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As winter rolls around, you might wonder what happens to your pond fish below the snow and ice.
Do fish in ponds hibernate? And how do fish survive in a frozen pond during winter?
In this guide, we'll answer those questions and find out exactly what's going on in your pond during the winter months!
What You'll Learn:
Do Pond Fish Hibernate in Winter?
Pond fish enter a state of torpor in winter, which is similar to hibernation. As the water temperatures drop, their activity level slows down, and their metabolism is greatly reduced. Torpor is not considered full hibernation, as it is doesn't typically last as long. But, there are similarities, such as a drastically slowed heart rate, metabolism, reaction time, and breathing rate.
We are referring to cold-blooded pond fish, like koi fish and goldfish, for example. Tropical fish should be removed from your garden pond and placed in a tank or aquarium indoors for the Winter.
In short, torpor allows animals (pond fish in this case) to rest and preserve energy during the cold winter months. This is essentially how pond fish survive in the winter. And you'll notice they really start to slow down when water temperatures reach around 45 to 55 degrees F. Below that, and they become dormant, appearing not to move at all (though they still do, just not much)!
Did you know...
Some pond fish, like Koi and goldfish, are considered poikilothermic, meaning they are cold-blooded. Their body temperature, and in turn, their bodily functions, are regulated by the temperature of the surrounding water.
So, what do you do with your pond fish in the winter? As long as you've properly winterized your pond, there is very little for you to do other than make sure that your pond doesn't completely freeze over. You can do this by:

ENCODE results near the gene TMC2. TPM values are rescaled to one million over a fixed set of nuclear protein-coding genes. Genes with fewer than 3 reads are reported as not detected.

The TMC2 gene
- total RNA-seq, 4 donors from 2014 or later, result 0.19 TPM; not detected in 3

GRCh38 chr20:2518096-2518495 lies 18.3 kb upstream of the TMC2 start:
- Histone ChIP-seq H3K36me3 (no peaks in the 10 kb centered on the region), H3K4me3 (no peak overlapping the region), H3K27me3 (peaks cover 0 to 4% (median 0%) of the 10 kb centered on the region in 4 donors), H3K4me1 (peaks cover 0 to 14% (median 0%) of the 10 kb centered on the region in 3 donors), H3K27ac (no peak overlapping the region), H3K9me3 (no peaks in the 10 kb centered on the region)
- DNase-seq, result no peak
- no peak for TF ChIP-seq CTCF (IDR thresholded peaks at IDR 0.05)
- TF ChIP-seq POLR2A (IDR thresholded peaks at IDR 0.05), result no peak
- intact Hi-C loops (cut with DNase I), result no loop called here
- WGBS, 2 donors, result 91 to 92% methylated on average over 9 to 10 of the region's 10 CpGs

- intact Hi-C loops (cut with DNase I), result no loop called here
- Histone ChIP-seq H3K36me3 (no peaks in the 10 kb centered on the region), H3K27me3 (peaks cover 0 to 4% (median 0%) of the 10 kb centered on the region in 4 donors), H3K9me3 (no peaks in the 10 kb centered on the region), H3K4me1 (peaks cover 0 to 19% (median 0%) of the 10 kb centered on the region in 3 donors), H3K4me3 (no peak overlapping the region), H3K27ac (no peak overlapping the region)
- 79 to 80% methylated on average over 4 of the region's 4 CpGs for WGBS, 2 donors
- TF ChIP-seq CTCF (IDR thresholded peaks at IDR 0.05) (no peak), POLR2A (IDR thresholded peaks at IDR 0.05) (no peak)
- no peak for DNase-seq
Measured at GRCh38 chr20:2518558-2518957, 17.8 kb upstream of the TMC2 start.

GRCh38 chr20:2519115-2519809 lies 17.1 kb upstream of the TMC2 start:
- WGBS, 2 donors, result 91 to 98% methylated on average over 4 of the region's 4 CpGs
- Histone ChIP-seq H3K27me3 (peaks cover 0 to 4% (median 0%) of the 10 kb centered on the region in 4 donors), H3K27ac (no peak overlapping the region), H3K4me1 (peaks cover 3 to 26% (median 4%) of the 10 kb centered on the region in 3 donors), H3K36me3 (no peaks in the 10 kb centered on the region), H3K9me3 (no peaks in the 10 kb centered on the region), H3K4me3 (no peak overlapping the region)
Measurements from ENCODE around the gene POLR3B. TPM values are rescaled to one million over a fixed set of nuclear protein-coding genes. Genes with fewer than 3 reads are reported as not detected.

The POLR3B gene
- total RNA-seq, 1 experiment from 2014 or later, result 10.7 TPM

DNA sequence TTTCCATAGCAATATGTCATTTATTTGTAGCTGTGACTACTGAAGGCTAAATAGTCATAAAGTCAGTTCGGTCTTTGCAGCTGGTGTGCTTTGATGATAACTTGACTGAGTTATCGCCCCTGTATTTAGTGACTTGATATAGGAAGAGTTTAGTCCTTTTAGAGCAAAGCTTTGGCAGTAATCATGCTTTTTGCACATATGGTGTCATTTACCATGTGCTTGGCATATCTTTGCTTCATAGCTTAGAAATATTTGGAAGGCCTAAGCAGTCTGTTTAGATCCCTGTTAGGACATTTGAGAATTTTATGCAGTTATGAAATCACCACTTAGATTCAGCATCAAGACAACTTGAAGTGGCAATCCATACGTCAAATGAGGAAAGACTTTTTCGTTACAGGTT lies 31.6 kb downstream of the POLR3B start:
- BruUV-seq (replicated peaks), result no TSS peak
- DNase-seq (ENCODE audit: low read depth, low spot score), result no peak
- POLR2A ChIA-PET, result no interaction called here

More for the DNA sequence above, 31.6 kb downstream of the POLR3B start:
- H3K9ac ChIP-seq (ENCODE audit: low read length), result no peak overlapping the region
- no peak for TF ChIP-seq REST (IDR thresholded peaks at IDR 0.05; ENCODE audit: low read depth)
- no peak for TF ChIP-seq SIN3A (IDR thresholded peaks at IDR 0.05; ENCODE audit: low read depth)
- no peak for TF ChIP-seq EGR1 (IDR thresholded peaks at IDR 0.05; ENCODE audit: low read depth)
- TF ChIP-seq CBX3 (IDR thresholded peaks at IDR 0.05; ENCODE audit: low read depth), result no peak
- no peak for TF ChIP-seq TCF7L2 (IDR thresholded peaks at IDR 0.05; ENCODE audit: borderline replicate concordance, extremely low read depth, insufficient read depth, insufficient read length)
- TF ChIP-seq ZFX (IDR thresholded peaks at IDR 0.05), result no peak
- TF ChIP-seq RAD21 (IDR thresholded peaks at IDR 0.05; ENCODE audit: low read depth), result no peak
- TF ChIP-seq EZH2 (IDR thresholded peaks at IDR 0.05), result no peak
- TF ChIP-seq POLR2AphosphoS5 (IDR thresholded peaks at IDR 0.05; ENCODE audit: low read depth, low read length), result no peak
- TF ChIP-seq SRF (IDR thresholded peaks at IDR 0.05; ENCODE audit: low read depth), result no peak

- Making sure your pond is deep enough. Only overwinter fish in a pond that is at least 24" inches deep and preferably deeper. Your pond fish will not survive in a pond if it completely freezes solid. They will need a place to enter torpor, which is usually a warmer pocket of water beneath the ice, near the bottom of the pond.
- Keeping a hole in the icy surface. Even if your pond doesn't completely freeze solid, you will still need to make sure to keep a hole in the icy surface. A pond de-icer is perfect for this. This allows for proper gas exchange - allowing oxygen to enter the water and harmful gases to escape. If the surface of your pond freezes over, pour warm water on it until a hole forms. Do not pound on the surface to break a hole in the ice. This will only cause unneeded stress for your fish.
By providing the right environment for your koi carp or goldfish, they will enter torpor and safely survive those freezing cold periods in your outdoor pond.
How long your pond fish hibernate will depend on the temperature of the water. In spring, your pond fish will come out of hibernation or torpor when the water temperature regularly stays above 45 to 55 degrees F and gradually gets warmer. It can be a slow wake-up process as the pond temperature slowly rises.
Keep in mind, if you heat a pond in winter with a pond heater to regulate the temperature and keep it above 50 degrees, your pond fish will not hibernate (enter torpor).
Do You Stop Feeding Pond Fish in Winter?
You should stop feeding your pond fish for the winter when pond water temperatures fall below 40 degrees F. Your fish typically won't eat anyways when the water temperature falls below this since their metabolisms have drastically slowed down.
Any food you feed them will just sink to the bottom of your fish pond, creating a sludge layer and potentially causing water quality issues. And if they do eat during this time, the food may not be digested properly, decaying in their system and causing potential health issues.
Check out our detailed guide titled Do You Need to Feed Pond Fish in the Winter? for additional (and important) information. And you'll need to know when to start feeding pond fish after winter to ensure you have the healthiest, happiest fish possible!